Synopsis: In Man Vs Bee Trevor Bingley (Rowan Atkinson) wages a one man war against a seriously annoying insect, with hilarious and disastrous results . . .
The simplicity of the plot is Man Vs Bee is what makes for its success. The whole thing is a farce, and a great example of modern slapstick comedy, something we don’t see as much of we used to. Using the main character as a professional house-sitter provides a perfect setting. This is especially true because of the high value of the house he’s minding. The short episodic structure of the mini-series works perfectly to gradually escalate this fun caper.
An absolute master-class of physical comedy from Rowan Atkinson. We’re all reminded why only he could ever be Mr Bean. The micro-gestures and facial expressions look simple, but the timing is everything. Atkinson also captures the darker aspect to the character, too, as Trevor Bingley relentlessly pursues a bee that fast becomes his nemesis.
It’s really this element that puts the series in the realm of fantasy, albeit light-hearted fantasy. This is why it’s worthy of and qualifies for a SciFiPulse official review. The choreography was superb, and made for a hilarious farce. The framing of things from the perspective of a bee were also really well thought out. Really well planned out comedy. It’s the fact that we all think about going to these extremes, when we’re frustrated, but we don’t, that works so well.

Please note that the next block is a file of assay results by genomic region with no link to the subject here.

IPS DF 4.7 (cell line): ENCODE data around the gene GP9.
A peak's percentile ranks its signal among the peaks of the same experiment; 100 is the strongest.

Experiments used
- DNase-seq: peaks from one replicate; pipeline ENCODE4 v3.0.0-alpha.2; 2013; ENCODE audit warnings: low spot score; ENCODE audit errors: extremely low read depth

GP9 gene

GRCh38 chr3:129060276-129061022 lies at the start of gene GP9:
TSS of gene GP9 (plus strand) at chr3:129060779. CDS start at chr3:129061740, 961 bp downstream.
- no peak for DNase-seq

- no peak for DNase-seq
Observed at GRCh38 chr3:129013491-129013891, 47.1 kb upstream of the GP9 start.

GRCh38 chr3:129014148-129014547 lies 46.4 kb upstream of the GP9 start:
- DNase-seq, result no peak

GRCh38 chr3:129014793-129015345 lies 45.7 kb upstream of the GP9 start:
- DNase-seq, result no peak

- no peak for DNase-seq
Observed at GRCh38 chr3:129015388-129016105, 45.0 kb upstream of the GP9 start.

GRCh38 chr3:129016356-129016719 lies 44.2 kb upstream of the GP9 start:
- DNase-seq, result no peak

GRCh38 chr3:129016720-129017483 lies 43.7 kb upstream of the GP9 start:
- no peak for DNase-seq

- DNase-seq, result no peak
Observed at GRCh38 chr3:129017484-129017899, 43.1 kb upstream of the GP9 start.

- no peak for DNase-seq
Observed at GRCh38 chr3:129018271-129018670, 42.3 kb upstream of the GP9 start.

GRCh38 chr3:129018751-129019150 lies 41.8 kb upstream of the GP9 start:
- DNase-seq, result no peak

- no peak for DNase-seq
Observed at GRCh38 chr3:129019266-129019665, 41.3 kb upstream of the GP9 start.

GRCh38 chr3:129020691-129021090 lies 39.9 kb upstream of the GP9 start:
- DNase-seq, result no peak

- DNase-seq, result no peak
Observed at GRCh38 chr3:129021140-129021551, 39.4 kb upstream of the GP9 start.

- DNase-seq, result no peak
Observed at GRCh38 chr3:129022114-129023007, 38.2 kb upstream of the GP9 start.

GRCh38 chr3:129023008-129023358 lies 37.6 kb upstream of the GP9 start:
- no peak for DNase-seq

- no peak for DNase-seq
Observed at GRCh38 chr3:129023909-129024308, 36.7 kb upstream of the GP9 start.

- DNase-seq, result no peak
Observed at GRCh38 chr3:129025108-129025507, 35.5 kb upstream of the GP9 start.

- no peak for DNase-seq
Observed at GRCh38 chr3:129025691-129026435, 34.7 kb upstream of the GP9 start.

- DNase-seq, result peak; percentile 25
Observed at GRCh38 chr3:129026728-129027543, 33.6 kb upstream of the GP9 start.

A fun and typically British-humour show, Man Vs Bee was reminiscent of the days of lighter comedy. Also, there was actually a bit of a character arc too, which helps keep you invested. Furthermore, Trevor’s occasional sympathy for the bee allowed the human condition to shine through, and gave a layer of depth to things. This wonderful comedy just shows that if it’s done well, then simplicity always works best. Man vs Bee definitely caused a positive buzz!
Man Vs Bee is available exclusively on Netflix now, via subscription
- Incidental Music9.7